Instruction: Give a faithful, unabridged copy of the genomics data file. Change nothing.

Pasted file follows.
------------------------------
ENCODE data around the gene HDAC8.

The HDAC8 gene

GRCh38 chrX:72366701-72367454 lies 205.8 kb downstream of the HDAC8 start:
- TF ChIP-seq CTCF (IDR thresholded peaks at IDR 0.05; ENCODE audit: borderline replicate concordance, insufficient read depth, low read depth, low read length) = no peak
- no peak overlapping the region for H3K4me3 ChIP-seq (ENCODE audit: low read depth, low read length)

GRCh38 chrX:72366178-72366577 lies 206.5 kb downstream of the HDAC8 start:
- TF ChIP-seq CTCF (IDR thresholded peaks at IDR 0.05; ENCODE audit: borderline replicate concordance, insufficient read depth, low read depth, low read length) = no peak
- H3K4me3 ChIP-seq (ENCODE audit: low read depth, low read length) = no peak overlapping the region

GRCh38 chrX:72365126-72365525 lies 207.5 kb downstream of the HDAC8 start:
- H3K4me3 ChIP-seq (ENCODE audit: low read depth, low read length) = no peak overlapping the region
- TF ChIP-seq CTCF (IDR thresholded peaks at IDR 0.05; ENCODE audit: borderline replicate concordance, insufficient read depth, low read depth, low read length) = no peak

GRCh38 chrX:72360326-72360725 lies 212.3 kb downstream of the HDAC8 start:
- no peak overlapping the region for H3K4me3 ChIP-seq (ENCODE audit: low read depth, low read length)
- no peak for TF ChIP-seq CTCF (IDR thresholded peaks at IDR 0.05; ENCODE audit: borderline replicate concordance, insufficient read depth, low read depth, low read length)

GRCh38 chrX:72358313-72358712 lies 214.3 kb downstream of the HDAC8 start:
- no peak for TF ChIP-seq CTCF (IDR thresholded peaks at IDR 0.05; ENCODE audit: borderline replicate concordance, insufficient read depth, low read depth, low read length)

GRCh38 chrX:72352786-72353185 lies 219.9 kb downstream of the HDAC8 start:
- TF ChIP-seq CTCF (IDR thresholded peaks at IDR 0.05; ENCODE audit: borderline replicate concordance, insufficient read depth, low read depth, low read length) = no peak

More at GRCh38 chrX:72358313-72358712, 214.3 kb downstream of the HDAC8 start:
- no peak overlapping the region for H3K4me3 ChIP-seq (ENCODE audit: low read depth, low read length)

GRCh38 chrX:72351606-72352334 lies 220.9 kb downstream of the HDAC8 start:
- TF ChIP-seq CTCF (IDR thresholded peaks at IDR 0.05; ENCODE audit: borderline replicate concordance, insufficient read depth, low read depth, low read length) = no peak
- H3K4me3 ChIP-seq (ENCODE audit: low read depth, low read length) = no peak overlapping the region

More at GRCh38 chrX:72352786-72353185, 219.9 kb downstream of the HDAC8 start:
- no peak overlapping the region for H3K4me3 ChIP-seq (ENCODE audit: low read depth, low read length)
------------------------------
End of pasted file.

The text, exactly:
ENCODE data around the gene HDAC8.

The HDAC8 gene

GRCh38 chrX:72366701-72367454 lies 205.8 kb downstream of the HDAC8 start:
- TF ChIP-seq CTCF (IDR thresholded peaks at IDR 0.05; ENCODE audit: borderline replicate concordance, insufficient read depth, low read depth, low read length) = no peak
- no peak overlapping the region for H3K4me3 ChIP-seq (ENCODE audit: low read depth, low read length)

GRCh38 chrX:72366178-72366577 lies 206.5 kb downstream of the HDAC8 start:
- TF ChIP-seq CTCF (IDR thresholded peaks at IDR 0.05; ENCODE audit: borderline replicate concordance, insufficient read depth, low read depth, low read length) = no peak
- H3K4me3 ChIP-seq (ENCODE audit: low read depth, low read length) = no peak overlapping the region

GRCh38 chrX:72365126-72365525 lies 207.5 kb downstream of the HDAC8 start:
- H3K4me3 ChIP-seq (ENCODE audit: low read depth, low read length) = no peak overlapping the region
- TF ChIP-seq CTCF (IDR thresholded peaks at IDR 0.05; ENCODE audit: borderline replicate concordance, insufficient read depth, low read depth, low read length) = no peak

GRCh38 chrX:72360326-72360725 lies 212.3 kb downstream of the HDAC8 start:
- no peak overlapping the region for H3K4me3 ChIP-seq (ENCODE audit: low read depth, low read length)
- no peak for TF ChIP-seq CTCF (IDR thresholded peaks at IDR 0.05; ENCODE audit: borderline replicate concordance, insufficient read depth, low read depth, low read length)

GRCh38 chrX:72358313-72358712 lies 214.3 kb downstream of the HDAC8 start:
- no peak for TF ChIP-seq CTCF (IDR thresholded peaks at IDR 0.05; ENCODE audit: borderline replicate concordance, insufficient read depth, low read depth, low read length)

GRCh38 chrX:72352786-72353185 lies 219.9 kb downstream of the HDAC8 start:
- TF ChIP-seq CTCF (IDR thresholded peaks at IDR 0.05; ENCODE audit: borderline replicate concordance, insufficient read depth, low read depth, low read length) = no peak

More at GRCh38 chrX:72358313-72358712, 214.3 kb downstream of the HDAC8 start:
- no peak overlapping the region for H3K4me3 ChIP-seq (ENCODE audit: low read depth, low read length)

GRCh38 chrX:72351606-72352334 lies 220.9 kb downstream of the HDAC8 start:
- TF ChIP-seq CTCF (IDR thresholded peaks at IDR 0.05; ENCODE audit: borderline replicate concordance, insufficient read depth, low read depth, low read length) = no peak
- H3K4me3 ChIP-seq (ENCODE audit: low read depth, low read length) = no peak overlapping the region

More at GRCh38 chrX:72352786-72353185, 219.9 kb downstream of the HDAC8 start:
- no peak overlapping the region for H3K4me3 ChIP-seq (ENCODE audit: low read depth, low read length)